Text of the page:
The identity of the sheep is in Christ, for without the Shepherd the sheep would be lost. So, essentially, Christ’s sheep have the highest regard for Him, and they truly “hear Christ’s voice” and “follow him” (v. 27). Sometimes these are called the “ear mark” and the “foot mark.” Whom we listen to (ear mark) and whom we follow (foot mark) are the identifying characteristics of whose we truly are. Who do we identify with in life? Are we so connected to Christ, following Him so closely, that we find our identity in Him? Have we learned to hear His voice and to follow Him, even to difficult places? As His sheep, we will know that we have nothing outside the Shepherd, but that we would be lost, hungry, and alone without Him. He is our everything. Our identity and purpose is in Him.
At conversion, we develop new senses that enable us to hear and discern the voice of the Shepherd. Of course, sheep are notoriously silly. They often go astray, as the Bible frequently makes clear (e.g., Ps. 119:176). Sheep can also become sick or have other problems; they are easily distracted from hearing the Shepherd and following as they should. Yet, in the end, the Shepherd cares for the sheep who stray as well. He will never leave them wandering off too far, and the sheep will never lose their ability to hear Him. They recognize His voice. Other voices can’t substitute for His. They miss His voice when He’s silent and are glad when they hear it again. Ultimately, when they look back over their lives, the times they were truly happy were when they were following Him. That’s what His love and grace brought to bear on their lives.
It’s comforting to notice that all the sheep need to do is listen and follow. They don’t keep themselves or provide for themselves. The Shepherd has everything they need: life, pastures, and a safe place (the sheepfold). And the life He gives them is not just a meager life: “I am come that they might have life, and that they might have it more abundantly” (v. 10). He leads us to green pastures, where there is enough food for our souls. He leads us to places where living water is plentiful and never runs out. He knows the way; all we need to do is trust, and follow.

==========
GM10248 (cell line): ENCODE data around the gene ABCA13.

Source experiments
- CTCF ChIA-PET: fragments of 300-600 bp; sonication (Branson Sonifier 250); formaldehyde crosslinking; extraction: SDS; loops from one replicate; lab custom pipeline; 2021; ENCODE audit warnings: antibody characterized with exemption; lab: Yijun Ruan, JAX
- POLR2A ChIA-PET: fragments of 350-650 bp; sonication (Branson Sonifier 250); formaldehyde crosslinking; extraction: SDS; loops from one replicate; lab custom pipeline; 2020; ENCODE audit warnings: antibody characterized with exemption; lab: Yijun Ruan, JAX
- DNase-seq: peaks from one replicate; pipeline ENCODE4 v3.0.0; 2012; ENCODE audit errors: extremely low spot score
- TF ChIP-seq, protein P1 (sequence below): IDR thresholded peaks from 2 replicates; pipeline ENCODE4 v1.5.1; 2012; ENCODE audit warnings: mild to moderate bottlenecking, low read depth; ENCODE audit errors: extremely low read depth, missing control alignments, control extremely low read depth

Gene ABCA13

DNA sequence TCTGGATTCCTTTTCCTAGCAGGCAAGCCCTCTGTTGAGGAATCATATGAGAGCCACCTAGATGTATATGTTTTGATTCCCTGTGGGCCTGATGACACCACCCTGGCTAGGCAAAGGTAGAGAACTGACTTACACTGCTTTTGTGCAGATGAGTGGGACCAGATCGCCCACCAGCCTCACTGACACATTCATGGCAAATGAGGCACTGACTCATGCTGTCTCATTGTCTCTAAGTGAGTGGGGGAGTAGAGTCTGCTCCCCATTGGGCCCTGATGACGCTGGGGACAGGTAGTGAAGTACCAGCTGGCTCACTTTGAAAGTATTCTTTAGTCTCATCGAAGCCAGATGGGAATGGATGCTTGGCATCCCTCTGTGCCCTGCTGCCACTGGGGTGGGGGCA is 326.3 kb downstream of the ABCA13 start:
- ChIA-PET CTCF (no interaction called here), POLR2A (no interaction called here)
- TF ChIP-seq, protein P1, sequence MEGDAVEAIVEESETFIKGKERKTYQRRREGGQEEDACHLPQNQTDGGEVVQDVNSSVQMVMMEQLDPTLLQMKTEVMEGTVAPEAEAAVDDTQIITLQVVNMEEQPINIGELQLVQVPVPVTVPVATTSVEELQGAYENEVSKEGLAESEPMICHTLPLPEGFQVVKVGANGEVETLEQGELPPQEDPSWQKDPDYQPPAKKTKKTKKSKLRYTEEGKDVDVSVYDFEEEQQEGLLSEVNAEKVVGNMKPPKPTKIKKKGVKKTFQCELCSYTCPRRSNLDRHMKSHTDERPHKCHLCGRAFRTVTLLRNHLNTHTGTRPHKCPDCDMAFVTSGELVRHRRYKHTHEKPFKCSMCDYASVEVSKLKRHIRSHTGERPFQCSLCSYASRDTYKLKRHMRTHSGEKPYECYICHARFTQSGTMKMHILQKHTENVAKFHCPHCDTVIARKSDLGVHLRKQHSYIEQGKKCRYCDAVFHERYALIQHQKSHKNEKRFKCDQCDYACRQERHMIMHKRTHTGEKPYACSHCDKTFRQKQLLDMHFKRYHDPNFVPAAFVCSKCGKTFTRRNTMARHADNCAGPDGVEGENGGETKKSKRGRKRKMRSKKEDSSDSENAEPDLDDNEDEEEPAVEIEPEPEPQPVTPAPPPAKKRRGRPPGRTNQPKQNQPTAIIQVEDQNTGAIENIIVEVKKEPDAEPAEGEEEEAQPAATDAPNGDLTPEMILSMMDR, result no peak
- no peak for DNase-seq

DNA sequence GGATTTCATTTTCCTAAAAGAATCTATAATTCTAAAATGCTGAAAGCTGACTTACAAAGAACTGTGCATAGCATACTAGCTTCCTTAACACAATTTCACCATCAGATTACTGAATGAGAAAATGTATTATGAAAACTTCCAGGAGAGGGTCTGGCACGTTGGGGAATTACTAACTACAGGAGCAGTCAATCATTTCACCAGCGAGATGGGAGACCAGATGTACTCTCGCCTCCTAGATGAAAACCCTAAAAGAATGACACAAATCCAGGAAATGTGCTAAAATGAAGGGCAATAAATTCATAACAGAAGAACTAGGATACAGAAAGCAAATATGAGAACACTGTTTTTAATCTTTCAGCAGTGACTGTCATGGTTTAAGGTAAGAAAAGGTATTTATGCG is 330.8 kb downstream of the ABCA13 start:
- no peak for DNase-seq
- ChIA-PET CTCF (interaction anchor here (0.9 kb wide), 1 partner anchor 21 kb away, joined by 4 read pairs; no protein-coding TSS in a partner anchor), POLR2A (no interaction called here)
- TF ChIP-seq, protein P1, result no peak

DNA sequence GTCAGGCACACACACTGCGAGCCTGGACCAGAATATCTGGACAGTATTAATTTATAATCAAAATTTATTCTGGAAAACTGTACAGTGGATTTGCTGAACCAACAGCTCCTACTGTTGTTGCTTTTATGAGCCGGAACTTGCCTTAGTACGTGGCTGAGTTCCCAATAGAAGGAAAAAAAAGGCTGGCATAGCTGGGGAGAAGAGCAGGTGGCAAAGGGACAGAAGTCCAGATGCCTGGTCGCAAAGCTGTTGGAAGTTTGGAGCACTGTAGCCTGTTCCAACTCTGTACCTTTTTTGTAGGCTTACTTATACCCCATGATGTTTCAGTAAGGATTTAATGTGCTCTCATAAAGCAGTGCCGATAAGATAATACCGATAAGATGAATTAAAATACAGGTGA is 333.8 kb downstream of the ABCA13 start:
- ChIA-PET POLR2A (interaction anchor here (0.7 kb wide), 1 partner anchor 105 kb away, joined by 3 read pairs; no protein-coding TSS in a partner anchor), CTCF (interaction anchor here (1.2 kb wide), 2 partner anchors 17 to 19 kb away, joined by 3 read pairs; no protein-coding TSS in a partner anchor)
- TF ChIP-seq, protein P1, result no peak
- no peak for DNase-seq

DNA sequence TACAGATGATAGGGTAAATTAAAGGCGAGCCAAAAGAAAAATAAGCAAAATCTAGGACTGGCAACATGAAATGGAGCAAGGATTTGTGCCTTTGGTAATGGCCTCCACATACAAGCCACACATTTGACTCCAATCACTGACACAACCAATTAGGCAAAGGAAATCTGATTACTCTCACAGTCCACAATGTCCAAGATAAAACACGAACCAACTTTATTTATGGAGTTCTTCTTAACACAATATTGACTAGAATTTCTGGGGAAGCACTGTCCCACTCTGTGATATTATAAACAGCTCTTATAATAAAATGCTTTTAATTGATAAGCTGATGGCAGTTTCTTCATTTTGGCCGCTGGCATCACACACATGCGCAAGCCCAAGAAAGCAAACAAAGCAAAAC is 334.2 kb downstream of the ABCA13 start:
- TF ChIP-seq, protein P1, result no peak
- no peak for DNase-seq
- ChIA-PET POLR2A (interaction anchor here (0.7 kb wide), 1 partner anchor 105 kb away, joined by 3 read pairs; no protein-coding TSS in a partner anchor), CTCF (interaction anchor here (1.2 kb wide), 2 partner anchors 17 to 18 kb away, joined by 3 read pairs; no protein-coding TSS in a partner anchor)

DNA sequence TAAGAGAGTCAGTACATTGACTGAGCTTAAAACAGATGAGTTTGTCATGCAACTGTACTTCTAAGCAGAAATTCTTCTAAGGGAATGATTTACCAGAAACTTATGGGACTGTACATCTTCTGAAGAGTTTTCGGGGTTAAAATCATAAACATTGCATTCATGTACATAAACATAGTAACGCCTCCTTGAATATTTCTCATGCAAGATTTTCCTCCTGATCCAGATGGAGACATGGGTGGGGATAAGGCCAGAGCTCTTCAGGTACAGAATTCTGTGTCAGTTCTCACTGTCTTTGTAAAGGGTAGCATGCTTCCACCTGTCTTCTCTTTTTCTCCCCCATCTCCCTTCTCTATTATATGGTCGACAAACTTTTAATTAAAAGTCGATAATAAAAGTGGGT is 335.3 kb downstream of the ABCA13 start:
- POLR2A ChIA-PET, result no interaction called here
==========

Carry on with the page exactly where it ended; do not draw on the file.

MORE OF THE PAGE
It could be disheartening to think that Christ’s words did not find entrance into the hearts of many people who heard Him offer Himself so freely. However, the chapter does not end without evidence of considerable fruit. When Jesus comes to the wilderness where John used to baptized years before, many believed on Christ. John had prepared the way for this Shepherd, and now He has come, like Isaiah prophesied in Isaiah 40:11: “He shall feed his flock like a shepherd: he shall gather the lambs with his arm, and carry them in his bosom, and shall gently lead those that are with young.” Christ is now among His flock. These people finally now heard the Shepherd’s voice, and they followed Him. They discover for themselves that everything John had said about Christ is true (v. 41). They are safe with Him. No wolf will seize them.
Have you made that discovery of Christ for yourself? Have you found Him to be a good Shepherd, though you might be a silly, wandering sheep? Christ knows our weakness; He knows we are prone to wander. But He leads, and He leads gently. He leads to places of nourishment and rest (Ps. 23). No wild animal nor any trying circumstance can rob us from His loving care. He loves His flock so much that He paid with His life so that the sheep can rest and have the joy, comfort, and care they need. If we know Christ as our Shepherd, we follow wherever He goes, trusting that His hand is over us. Nothing will come between the Shepherd and His sheep, and what awaits us is an abundant life in His presence.
- How does the Bible and this chapter connect the pictures of light and the shepherd? How do these pictures help put the Christian life into perspective?
- Compare this chapter to Psalm 23. What does Christ promise for His sheep? Have you felt these blessings in your own life?
- Name examples of good and bad shepherds that God hires to take care of His flock. What is the difference between them? How do they relate to the Good Shepherd of this passage?
- Name concrete examples of how we can learn to hear the voice of the Shepherd. How can we follow Him in daily life?
- Verses 28-29 hold a great promise. How does this promise comfort God’s people?
- Sometimes we sow the seed of the Word of God but don’t see results. These people came to believe through the witness of John. What does this tell us about the way that God works in His kingdom?